Taken from the briefing The JOBS Act: A Dialogue with Senior Staff from the SEC Division of Corporation Finance and Private Practitioners recorded April 2012.
On April 5, 2012, the Jumpstart Our Business Startups (JOBS) Act was signed into law, bringing about significant changes to the regulation of capital formation in the United States. The JOBS Act creates a new regulatory on-ramp for emerging growth companies going public, with confidential SEC Staff review of draft registration statements for initial public offerings, scaled disclosure requirements, and fewer restrictions on test the waters and research communications around the time of securities offerings. In addition, the JOBS Act directs the SEC to amend its rules to (1) repeal the ban on general solicitation and general advertising in Rule 506 offerings when sales are only to accredited investors; (2) establish a small offering exemption for crowdfunding; and (3) create a new public offering exemption for offerings up to $50 million. The JOBS Act also includes provisions to raise the holder of record threshold for mandatory registration under the Securities Exchange Act of 1934, as amended, and directs the SEC to amend its rules to implement the changes.
Senior Staff members from the Securities and Exchange Commission's Division of Corporation Finance and two leading practitioners discuss some of the key provisions of the JOBS Act and provide practical advice.
- Procedures for confidential draft registration statement submissions by emerging growth companies
- Test the waters communications by emerging growth companies
- Scaling of regulations during the on-ramp for emerging growth companies
- Implementing changes to the general solicitation and general advertising ban in Rule 506 offerings
- New offering exemptions
- Implementing changes to the holder of record threshold for mandatory registration
PLI makes every effort to accredit its On-Demand Web Programs and Segments. Please check the CLE Calculator above for CLE information specific to your state.
On-Demand Web Programs and Segments are approved in:
Alabama1, Alaska, California, Colorado, Delaware, Florida, Georgia, Hawaii, Idaho*, Illinois , Iowa2*, Kansas, Kentucky*, Louisiana, Maine*, Mississippi, Missouri3, Montana, Nebraska, Nevada, New Hampshire4, New Jersey, New Mexico5, New York6, North Carolina8, North Dakota, Ohio8, Oklahoma9, Oregon*, Pennsylvania10, Rhode Island11, South Carolina, Tennessee12, Texas, Utah, Vermont, Virginia13, Washington, West Virginia, Wisconsin14 and Wyoming*.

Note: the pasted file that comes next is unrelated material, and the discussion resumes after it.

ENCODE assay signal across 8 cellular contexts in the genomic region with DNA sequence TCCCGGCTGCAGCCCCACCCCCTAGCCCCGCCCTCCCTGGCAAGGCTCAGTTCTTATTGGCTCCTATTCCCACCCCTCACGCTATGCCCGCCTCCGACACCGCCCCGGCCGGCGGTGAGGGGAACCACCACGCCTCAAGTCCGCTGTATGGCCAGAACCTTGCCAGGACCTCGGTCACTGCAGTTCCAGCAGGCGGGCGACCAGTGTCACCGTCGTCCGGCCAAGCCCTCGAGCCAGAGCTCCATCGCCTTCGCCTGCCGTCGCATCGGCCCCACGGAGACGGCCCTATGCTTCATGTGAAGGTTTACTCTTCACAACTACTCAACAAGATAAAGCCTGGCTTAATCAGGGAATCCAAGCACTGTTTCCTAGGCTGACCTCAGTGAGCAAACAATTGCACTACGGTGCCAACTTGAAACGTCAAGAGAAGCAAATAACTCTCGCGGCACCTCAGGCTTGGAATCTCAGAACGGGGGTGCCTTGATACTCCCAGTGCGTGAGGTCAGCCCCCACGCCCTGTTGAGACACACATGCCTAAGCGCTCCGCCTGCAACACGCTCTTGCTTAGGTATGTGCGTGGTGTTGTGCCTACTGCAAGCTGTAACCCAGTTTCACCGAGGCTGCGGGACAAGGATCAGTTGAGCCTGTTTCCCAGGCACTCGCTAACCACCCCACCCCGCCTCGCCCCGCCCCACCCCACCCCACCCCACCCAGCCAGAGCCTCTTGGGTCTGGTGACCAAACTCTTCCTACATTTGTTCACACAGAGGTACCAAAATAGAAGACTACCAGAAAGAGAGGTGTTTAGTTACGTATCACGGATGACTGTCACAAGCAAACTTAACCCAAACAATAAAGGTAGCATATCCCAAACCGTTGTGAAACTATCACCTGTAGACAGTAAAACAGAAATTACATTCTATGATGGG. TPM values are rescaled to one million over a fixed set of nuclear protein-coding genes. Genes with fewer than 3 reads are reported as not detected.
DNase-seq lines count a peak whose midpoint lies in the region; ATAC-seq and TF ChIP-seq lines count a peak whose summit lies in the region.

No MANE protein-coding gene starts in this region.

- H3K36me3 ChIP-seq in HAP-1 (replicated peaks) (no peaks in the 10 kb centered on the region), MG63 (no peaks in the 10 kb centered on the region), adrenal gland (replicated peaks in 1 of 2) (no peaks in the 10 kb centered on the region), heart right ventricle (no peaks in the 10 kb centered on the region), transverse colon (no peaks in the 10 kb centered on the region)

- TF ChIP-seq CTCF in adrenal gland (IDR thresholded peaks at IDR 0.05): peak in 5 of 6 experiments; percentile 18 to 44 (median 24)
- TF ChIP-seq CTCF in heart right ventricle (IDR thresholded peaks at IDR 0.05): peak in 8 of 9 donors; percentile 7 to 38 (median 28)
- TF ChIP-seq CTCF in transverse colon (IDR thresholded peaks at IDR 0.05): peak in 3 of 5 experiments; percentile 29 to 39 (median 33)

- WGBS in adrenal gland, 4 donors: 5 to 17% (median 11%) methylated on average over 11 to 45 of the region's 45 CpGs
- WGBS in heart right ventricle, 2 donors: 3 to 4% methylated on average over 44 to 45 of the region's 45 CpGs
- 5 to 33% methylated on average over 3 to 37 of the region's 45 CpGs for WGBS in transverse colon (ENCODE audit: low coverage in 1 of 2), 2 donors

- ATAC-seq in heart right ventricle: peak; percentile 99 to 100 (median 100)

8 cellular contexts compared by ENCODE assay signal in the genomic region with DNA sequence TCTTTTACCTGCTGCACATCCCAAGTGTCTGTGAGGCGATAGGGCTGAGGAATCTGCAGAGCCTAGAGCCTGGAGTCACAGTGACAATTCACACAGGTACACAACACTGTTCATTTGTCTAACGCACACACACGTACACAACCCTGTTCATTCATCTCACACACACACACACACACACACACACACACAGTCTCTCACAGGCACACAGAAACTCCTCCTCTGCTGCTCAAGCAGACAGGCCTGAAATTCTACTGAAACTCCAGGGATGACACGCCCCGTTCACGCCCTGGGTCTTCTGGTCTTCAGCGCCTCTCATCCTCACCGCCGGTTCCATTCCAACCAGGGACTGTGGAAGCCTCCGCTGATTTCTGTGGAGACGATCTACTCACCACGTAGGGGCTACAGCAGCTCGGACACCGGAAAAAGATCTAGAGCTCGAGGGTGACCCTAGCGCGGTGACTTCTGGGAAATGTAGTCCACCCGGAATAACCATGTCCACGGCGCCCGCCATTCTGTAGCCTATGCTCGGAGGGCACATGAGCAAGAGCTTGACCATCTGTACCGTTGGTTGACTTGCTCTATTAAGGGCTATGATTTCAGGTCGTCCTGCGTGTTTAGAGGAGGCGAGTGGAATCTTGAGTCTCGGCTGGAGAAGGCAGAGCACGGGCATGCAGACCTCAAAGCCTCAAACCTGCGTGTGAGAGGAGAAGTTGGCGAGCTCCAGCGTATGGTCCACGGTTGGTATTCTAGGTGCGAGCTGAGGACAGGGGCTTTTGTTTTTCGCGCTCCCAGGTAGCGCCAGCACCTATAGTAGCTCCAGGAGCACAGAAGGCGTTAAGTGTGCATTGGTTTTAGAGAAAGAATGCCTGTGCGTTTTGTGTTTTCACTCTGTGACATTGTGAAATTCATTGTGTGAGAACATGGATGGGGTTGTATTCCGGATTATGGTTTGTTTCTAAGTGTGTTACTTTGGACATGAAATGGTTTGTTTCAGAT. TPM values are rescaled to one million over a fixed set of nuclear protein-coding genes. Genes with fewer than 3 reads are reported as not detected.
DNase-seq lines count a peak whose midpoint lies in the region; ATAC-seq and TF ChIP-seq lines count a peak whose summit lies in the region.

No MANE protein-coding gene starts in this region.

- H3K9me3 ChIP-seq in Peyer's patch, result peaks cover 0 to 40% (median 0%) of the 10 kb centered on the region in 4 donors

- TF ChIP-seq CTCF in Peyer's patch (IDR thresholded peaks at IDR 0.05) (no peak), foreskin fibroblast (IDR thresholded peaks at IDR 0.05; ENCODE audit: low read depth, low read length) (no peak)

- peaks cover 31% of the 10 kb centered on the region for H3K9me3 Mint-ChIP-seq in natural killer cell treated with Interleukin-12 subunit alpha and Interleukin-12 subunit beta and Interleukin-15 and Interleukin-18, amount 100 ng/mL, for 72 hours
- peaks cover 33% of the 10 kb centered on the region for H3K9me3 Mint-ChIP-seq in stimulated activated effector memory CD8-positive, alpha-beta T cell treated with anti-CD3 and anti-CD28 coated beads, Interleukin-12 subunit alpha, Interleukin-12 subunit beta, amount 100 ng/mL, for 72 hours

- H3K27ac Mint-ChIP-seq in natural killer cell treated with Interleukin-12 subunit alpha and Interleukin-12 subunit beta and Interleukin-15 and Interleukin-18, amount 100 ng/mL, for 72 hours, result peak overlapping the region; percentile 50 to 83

Iowa, Mississippi, Oklahoma, and Wisconsin DO NOT approve Audio Only On-Demand Web Programs.
Minnesota approves live webcasts ONLY
The State Bar of Arizona does not approve or accredit CLE activities for the Mandatory Continuing Legal Education requirement.
*PLI will apply for credit upon request. Louisiana and New Hampshire: PLI will apply for credit upon request for audio-only on-demand web programs.
1Alabama: Approval of all web based programs is limited to a maximum of 6.0 credits.
2Iowa: The approval is for one year from recorded date. Does not approve of Audio-only On-Demand Webcasts.
3Missouri: On-demand web programs are restricted to six hours of self-study credit per year. Self-study may not be used to satisfy the ethics requirements. Self-study can not be used for carryover credit.
4New Hamphsire: The approval is for three years from recorded date.
5New Mexico: On-Demand web programs are restricted to 4.0 self-study credits per year.
6New York: Newly admitted attorneys may not take non-traditional course formats such as on-demand Web Programs or live Webcasts for CLE credit. Newly admitted attorneys not practicing law in the United States, however, may earn 12 transitional credits in non-traditional formats.
7North Carolina: A maximum of 4 credits per reporting period may be earned by participating in on-demand web programs.
8Ohio: To confirm that the web program has been approved, please refer to the list of Ohio’s Approved Self Study Activities at http://www.sconet.state.oh.us. Online programs are considered self-study. Ohio attorneys have a 6 credit self-study limit per compliance period. The Ohio CLE Board states that attorneys must have a 100% success rate in clicking on timestamps to receive ANY CLE credit for an online program.
9Oklahoma: Up to 6 credits may be earned each year through computer-based or technology-based legal education programs.
10Pennsylvania: PA attorneys may only receive a maximum of four (4) hours of distance learning credit per compliance period. All distance learning programs must be a minimum of 1 full hour.
11Rhode Island: Audio Only On-Demand Web Programs are not approved for credit. On-Demand Web Programs must have an audio and video component.
12Tennessee: The approval is for the calendar year in which the live program was presented.
13Virginia: All distance learning courses are to be done in an educational setting, free from distractions.
14Wisconsin: Ethics credit is not allowed. The ethics portion of the program will be approved for general credit. There is a 10 credit limit for on-demand web programs during every 2-year reporting period. Does not approve of Audio-only On-Demand Webcasts.
Running time and CLE credit hours are not necessarily the same. Please be aware that many states do not permit credit for luncheon and keynote speakers.
If you have already received credit for attending some or the entire program, please be aware that state administrators do not permit you to accrue additional credit for repeat viewing even if an additional credit certificate is subsequently issued.
Note that some states limit the number of credit hours attorneys may claim for online CLE activities, and state rules vary with regard to whether online CLE activities qualify for participatory or self-study credits. For more information, call Customer Service (800) 260-4PLI (4754) or e-mail email@example.com.